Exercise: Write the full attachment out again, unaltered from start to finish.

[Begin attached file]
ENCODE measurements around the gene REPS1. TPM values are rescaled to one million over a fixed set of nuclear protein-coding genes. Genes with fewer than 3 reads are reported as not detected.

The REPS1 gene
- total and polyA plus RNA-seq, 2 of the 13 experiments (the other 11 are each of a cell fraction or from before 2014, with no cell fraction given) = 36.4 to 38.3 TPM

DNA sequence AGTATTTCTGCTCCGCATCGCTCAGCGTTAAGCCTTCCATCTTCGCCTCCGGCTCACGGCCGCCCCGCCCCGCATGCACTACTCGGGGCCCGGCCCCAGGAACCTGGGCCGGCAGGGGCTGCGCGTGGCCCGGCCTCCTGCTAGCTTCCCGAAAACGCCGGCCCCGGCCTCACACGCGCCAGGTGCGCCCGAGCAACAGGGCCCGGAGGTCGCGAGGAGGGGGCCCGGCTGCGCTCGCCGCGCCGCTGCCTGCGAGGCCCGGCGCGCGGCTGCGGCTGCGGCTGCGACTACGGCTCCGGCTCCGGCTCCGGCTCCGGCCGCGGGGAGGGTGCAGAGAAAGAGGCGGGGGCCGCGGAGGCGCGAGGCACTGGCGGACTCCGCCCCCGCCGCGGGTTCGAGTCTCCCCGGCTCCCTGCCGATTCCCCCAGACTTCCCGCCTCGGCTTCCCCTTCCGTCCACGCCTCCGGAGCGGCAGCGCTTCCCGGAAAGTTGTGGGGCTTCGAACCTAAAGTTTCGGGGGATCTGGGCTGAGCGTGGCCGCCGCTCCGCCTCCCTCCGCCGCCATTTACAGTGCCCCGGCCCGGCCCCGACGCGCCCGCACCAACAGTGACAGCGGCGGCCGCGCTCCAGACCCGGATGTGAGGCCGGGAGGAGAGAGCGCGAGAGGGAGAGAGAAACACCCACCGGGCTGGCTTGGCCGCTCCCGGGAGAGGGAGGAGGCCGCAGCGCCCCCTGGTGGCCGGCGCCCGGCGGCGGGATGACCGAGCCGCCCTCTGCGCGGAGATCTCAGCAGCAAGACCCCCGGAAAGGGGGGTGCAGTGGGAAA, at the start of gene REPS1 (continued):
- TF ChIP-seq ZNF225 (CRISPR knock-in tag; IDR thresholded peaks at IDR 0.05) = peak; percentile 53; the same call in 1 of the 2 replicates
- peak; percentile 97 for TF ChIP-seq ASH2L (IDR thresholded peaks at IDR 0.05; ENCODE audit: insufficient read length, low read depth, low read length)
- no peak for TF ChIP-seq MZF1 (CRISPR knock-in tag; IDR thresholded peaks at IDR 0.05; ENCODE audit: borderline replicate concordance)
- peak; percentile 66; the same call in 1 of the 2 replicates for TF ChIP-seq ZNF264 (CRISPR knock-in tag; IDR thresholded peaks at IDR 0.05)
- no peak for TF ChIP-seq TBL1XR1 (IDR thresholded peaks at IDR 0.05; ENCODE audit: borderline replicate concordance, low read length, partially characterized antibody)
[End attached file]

ENCODE measurements around the gene REPS1. TPM values are rescaled to one million over a fixed set of nuclear protein-coding genes. Genes with fewer than 3 reads are reported as not detected.

The REPS1 gene
- total and polyA plus RNA-seq, 2 of the 13 experiments (the other 11 are each of a cell fraction or from before 2014, with no cell fraction given) = 36.4 to 38.3 TPM

DNA sequence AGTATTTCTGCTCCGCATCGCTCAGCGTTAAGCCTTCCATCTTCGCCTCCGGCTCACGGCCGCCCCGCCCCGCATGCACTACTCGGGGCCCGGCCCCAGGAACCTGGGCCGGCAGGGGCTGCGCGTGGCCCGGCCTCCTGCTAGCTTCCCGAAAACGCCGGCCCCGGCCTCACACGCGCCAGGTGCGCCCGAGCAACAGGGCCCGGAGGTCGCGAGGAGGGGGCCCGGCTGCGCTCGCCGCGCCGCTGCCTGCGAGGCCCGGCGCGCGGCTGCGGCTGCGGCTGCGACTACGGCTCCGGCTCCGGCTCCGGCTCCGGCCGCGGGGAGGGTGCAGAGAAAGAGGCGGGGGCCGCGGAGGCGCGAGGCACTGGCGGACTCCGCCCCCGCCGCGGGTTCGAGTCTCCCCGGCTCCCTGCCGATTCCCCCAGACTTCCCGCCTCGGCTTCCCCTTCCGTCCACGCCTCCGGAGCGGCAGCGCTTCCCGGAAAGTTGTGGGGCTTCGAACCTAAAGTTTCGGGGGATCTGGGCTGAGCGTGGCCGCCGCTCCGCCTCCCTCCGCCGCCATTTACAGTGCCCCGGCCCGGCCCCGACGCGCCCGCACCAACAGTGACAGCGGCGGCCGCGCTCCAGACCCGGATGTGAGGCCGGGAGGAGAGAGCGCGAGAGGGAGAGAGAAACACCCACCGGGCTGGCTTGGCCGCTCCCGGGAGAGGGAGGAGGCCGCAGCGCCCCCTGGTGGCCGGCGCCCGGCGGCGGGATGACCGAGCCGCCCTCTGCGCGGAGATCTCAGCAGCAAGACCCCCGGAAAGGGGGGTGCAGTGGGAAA, at the start of gene REPS1 (continued):
- TF ChIP-seq ZNF225 (CRISPR knock-in tag; IDR thresholded peaks at IDR 0.05) = peak; percentile 53; the same call in 1 of the 2 replicates
- peak; percentile 97 for TF ChIP-seq ASH2L (IDR thresholded peaks at IDR 0.05; ENCODE audit: insufficient read length, low read depth, low read length)
- no peak for TF ChIP-seq MZF1 (CRISPR knock-in tag; IDR thresholded peaks at IDR 0.05; ENCODE audit: borderline replicate concordance)
- peak; percentile 66; the same call in 1 of the 2 replicates for TF ChIP-seq ZNF264 (CRISPR knock-in tag; IDR thresholded peaks at IDR 0.05)
- no peak for TF ChIP-seq TBL1XR1 (IDR thresholded peaks at IDR 0.05; ENCODE audit: borderline replicate concordance, low read length, partially characterized antibody)